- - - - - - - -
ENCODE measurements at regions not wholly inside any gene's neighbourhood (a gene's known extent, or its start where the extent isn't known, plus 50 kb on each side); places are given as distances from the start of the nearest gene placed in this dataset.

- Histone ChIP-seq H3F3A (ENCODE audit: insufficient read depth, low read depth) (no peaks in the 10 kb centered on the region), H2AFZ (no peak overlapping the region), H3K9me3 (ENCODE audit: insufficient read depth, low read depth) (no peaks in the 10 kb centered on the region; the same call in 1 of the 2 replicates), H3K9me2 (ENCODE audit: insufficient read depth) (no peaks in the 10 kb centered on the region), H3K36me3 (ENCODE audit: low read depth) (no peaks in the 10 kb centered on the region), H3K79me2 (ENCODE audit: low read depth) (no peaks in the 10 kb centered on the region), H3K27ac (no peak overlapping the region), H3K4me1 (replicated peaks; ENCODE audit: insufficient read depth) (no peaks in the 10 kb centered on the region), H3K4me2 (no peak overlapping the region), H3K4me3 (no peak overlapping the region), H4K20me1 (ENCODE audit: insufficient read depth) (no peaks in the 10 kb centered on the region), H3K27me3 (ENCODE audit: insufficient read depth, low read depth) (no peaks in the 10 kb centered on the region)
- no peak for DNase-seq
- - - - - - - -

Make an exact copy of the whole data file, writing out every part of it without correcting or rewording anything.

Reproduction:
ENCODE measurements at regions not wholly inside any gene's neighbourhood (a gene's known extent, or its start where the extent isn't known, plus 50 kb on each side); places are given as distances from the start of the nearest gene placed in this dataset.

- Histone ChIP-seq H3F3A (ENCODE audit: insufficient read depth, low read depth) (no peaks in the 10 kb centered on the region), H2AFZ (no peak overlapping the region), H3K9me3 (ENCODE audit: insufficient read depth, low read depth) (no peaks in the 10 kb centered on the region; the same call in 1 of the 2 replicates), H3K9me2 (ENCODE audit: insufficient read depth) (no peaks in the 10 kb centered on the region), H3K36me3 (ENCODE audit: low read depth) (no peaks in the 10 kb centered on the region), H3K79me2 (ENCODE audit: low read depth) (no peaks in the 10 kb centered on the region), H3K27ac (no peak overlapping the region), H3K4me1 (replicated peaks; ENCODE audit: insufficient read depth) (no peaks in the 10 kb centered on the region), H3K4me2 (no peak overlapping the region), H3K4me3 (no peak overlapping the region), H4K20me1 (ENCODE audit: insufficient read depth) (no peaks in the 10 kb centered on the region), H3K27me3 (ENCODE audit: insufficient read depth, low read depth) (no peaks in the 10 kb centered on the region)
- no peak for DNase-seq